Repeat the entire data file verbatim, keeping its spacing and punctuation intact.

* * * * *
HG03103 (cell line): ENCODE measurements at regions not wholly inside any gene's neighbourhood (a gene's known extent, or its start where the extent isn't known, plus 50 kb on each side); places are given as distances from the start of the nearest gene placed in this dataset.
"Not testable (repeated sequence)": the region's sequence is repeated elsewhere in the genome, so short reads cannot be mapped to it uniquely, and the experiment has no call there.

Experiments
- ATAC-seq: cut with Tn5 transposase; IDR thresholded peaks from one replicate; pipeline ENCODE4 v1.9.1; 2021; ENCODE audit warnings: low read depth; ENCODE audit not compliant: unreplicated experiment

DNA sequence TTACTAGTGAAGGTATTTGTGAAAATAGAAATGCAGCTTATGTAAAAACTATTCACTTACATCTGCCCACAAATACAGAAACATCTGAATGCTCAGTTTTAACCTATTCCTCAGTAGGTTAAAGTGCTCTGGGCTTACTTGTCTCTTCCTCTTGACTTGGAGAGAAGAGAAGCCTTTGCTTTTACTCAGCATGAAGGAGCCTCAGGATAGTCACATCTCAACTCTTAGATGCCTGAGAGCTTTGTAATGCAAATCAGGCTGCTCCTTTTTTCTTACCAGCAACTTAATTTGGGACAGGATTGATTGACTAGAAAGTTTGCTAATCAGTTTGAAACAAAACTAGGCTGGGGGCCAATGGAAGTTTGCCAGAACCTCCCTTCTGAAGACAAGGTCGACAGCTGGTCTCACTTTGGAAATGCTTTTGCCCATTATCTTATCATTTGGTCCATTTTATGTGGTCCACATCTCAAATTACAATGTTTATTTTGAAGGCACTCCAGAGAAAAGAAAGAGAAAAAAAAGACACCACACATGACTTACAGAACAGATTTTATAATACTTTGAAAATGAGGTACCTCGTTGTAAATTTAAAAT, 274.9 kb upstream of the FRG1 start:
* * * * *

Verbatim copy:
HG03103 (cell line): ENCODE measurements at regions not wholly inside any gene's neighbourhood (a gene's known extent, or its start where the extent isn't known, plus 50 kb on each side); places are given as distances from the start of the nearest gene placed in this dataset.
"Not testable (repeated sequence)": the region's sequence is repeated elsewhere in the genome, so short reads cannot be mapped to it uniquely, and the experiment has no call there.

Experiments
- ATAC-seq: cut with Tn5 transposase; IDR thresholded peaks from one replicate; pipeline ENCODE4 v1.9.1; 2021; ENCODE audit warnings: low read depth; ENCODE audit not compliant: unreplicated experiment

DNA sequence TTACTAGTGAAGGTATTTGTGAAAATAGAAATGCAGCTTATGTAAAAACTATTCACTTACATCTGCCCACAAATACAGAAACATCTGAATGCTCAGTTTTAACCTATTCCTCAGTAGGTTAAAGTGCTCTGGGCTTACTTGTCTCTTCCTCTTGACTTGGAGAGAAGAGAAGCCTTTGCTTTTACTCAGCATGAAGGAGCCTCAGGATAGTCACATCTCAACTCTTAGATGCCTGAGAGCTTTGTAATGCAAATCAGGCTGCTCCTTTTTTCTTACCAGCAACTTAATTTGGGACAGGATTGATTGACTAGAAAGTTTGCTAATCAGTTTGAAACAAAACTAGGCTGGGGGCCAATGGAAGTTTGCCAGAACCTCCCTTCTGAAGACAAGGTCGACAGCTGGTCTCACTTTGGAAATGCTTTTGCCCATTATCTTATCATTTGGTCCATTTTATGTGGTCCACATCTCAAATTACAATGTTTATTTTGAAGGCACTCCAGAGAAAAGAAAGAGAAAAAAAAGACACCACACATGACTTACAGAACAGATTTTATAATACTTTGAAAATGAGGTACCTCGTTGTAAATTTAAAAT, 274.9 kb upstream of the FRG1 start: